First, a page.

Breaking: Awlaki dead? Update: American Samir Khan also killed

posted at 7:26 am on September 30, 2011 by Ed Morrissey

The New York Times reports this morning that officials in both Yemen and Washington claim that American-born Al-Qaeda leader Anwar al-Awlaki has reached room temperature somewhere in Yemen:

In a significant and dramatic strike in the campaign against Al Qaeda, the Defense Ministry here said American-born preacher Anwar al-Awlaki, a leading figure in the group’s outpost in Yemen, was killed on Friday morning.

In Washington a senior Obama administration official confirmed that Mr. Awlaki was dead. But the circumstances surrounding the killing remained unclear.

It was not immediately known whether Yemeni forces carried out the attack or if American intelligence forces, which have been pursuing Mr. Awlaki for months, were involved in the operation.

A Defense Ministry statement said that a number of Mr. Awlaki’s bodyguards also were killed.

A high-ranking Yemeni security official who spoke on condition of anonymity said that Mr. Awlaki was killed while traveling between Marib and al-Jawf provinces in northern Yemen — areas known for having an Al Qaeda presence, where there is very little central government control. The official did not say how he was killed.

Awlaki has a long history of terrorism against the US.  At first considered a moderate cleric — the Bush administration invited him to the Pentagon as part of their outreach program after 9/11 — he became a suspect in the 9/11 attacks after at least three of the hijackers were traced to his mosque.  Awlaki fled the US and eventually masterminded the Christmas Day underwear plot in 2009 as well as a later plot to destroy cargo airplanes bound for the US, and at least inspired the Fort Hood massacre and other so-called “lone wolf” attacks.

These kind of early reports from places like Yemen have often proven wrong, although having confirmation from Washington makes it a little more reliable.  That also strongly hints that US forces were involved in the killing, which may mean hints will be all we’ll get.  As an American citizen, his status created controversy for the Obama administration when it became clear that they had tasked the military and intelligence communities with killing rather than apprehending him.  Awlaki put himself in that position by conducting a war against the US, though, and in war a belligerent has no particular duty to apprehend anyone who doesn’t surrender to their forces, regardless of their nationality.  For political reasons, don’t expect the same kind of celebration at the White House over Awlaki’s termination as was seen after Osama bin Laden’s death.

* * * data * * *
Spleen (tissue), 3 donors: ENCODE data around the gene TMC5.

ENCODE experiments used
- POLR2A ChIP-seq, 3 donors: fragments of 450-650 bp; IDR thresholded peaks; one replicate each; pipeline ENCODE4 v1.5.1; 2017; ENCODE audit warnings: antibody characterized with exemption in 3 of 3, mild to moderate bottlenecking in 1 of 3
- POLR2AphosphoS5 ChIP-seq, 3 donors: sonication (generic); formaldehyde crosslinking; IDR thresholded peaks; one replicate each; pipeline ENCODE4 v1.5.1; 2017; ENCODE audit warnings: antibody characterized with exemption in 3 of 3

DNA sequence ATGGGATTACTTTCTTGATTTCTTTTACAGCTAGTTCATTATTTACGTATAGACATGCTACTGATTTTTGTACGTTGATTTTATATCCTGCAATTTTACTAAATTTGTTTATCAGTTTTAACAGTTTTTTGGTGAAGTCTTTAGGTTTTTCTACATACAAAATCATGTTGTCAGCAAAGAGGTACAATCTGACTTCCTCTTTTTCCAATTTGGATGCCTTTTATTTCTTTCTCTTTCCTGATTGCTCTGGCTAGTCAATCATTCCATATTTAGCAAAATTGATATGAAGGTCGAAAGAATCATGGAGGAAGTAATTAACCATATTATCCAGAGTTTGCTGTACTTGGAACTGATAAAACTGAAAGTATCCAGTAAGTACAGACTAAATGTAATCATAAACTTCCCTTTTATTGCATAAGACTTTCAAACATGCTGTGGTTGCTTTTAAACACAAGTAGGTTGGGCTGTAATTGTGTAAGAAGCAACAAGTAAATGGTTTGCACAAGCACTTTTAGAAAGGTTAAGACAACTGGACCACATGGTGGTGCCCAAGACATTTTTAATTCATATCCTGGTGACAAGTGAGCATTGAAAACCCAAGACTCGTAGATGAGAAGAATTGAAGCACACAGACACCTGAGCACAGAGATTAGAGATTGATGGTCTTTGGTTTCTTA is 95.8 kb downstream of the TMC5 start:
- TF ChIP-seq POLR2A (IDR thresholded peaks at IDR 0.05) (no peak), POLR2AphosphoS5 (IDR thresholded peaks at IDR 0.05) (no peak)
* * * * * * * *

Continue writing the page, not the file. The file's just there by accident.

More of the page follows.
Assuming that Awlaki is really dead, though, this could be a bigger operational deal than getting bin Laden.  Awlaki’s group, AQAP, was by far the most active internationally among AQ affiliates, and his intimate knowledge of the US made him a dangerous foe.  His death won’t be the end of AQ’s attempts to create home-grown jihadis and infiltrators, but it will make that task a lot more difficult.

Update: Let’s not forget, however, that we’ve prematurely celebrated the end of this jihadi at least once before.

Update II: Rusty at MPJ notes that another American jihadi/traitor breathed his last in this attack, although at first he was rumored to have survived:

Sources in Yemen clarify why the rumor that he survived started: there were two missiles, he survived the first one …. but that second one? That one was the kill shot.

Samir Khan fled the US to Yemen and began producing the al-Qaeda recruitment “magazine” Inspire.  That makes two less Americans for AQ to consult on recruiting home-grown jihadis.  Be sure to read more at Khan at MPJ.

Update III: ABC News now reports on Khan’s demise:

A young American who edited al Qaeda’s English-language magazine, and had urged Muslims to mount deadly attacks on U.S. targets, was killed in the same CIA drone strike that eliminated Anwar Awlaki in Yemen Friday, U.S. officials said.

Khan, 25, was the Saudi-born, New York-raised editor behind “Inspire” magazine, the English language online publication of al Qaeda in the Arabian Peninsula, or AQAP. Khan had become a rising figure in jihadist propaganda and an “aspiring” Awlaki, according to U.S. intelligence officials.

But while Awlaki relied on sermons to recruit jihadis, Khan used sarcasm and idiomatic English in an attempt to appeal to Western youth. As Khan himself has said, “It doesn’t take a rocket scientist to figure out that I [am] Al Qaeda to the core.” He titled a rebuke of toppled Egyptian president Hosni Mubarak “A Cold Diss.” Khan’s ability to use American vernacular, like a graphic depicting graffiti that reads, “Jihad 4 Eva,” had prompted concerns that young Muslims with an interest in jihad and al Qaeda would be drawn to a voice similar to their own.

“He does appear to be increasingly involved with operational activities [of Al Qaeda]”, a U.S. official told ABC News in 2010.

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